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A Bit of History

The first performance of Cats took place on May 11th 1981 at the New London Theatre, that's the theatre where the show has been on stage until May 11th 2002 (click here to see the stage background). Andrew Lloyd Webber was inspired to write this musical from a poems book by Thomas Stearn Eliot, that was named The Old Possum's Book of Practical Cats. He asked to Valerie Eliot (the poet's widow) if he could work on this book and he started to write the musics of the show.
About twenty songs, each one rather different from the others, were the final result. But, unfortunately, there wasn't a real plot that could keep them together: there were different characters, each one with his way of being, acting and singing, but there wasn't a real storyline to tie them all together. There was not a real "glue" that could make unforgettable the songs and give strenght to the whole musical... and the opening night of the show was quite near.
Then Valerie Eliot suggested Webber something new. She showed him an unpublished fragment from Eliot's poems, describing a new character: Grizabella, the glamour cat. Just eight lines (you can read them in the Lyrics page), but enough to inspire a new way of reading the whole work. Here is a quote from Trevor Nunn about it: "The discovery of the fragment 'Grizabella: the Glamour Cat' was probably the fulcrum moment in our planning. Here in eight lines Eliot was describing an intensely recognisable character with powerful human resonances, while introducing the themes of mortality, and the past, which occur repeatedly in the major poems. We decided that if Eliot had thought of being serious, touching, almost tragic in his presentation of a feline character, then we had to be doing a show which could contain that material, and the implications of it" (1).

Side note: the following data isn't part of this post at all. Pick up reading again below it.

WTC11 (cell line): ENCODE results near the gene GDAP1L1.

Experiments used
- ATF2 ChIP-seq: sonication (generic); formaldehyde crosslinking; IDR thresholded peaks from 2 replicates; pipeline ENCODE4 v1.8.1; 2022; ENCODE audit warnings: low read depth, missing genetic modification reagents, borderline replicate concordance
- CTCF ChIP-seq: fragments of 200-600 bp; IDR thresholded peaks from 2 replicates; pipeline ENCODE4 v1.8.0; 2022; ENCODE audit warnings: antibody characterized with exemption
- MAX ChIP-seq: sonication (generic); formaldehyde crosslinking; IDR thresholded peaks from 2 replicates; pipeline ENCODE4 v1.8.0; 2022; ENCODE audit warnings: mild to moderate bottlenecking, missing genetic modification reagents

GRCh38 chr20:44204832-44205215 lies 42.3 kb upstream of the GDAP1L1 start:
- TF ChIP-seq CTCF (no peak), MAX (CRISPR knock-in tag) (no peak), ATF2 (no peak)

Grizabella, the glamour cat who had an obscure and dissolute life, was che character who could create a simple but effective storyline. Webber composed her theme "Memory" during one single night; then Trevor Nunn wrote its lyrics (in part inspired by another Eliot's poem, named "Rhapsody on a Windy Night" - click here to read something about it) and finally choreographer Gillian Lynne had to train the whole cast in a very short time. As the situation was not enough difficult, the singer Judi Dench, who should have performed Grizabella's role, a few days before May 11th broke her Achilles tendon and her role was given to Elain Paige, who became the first Grizabella of a long serie. Another unforeseeable event was that, on the first night of the show, someone told there was a bomb in the theatre. It was only a bad joke, but the show had to be stopped and the theatre evacuated.
Then, Cats' history is well-known. The musical has been shown all over the world, with a huge number of performances and tours that allowed about 50 millions people to see it. A record that was just a bit obscured by Broadway closing (after "only" 18 years on stage) and London closing (after 21 years).

(1) From Cats, the Book of the Musical, New York, Harcort Brace Jovanovitch, 1983, p. 10. Thanks to Talis (webmistress of The Cats Book Corner) for having suggested me this quote.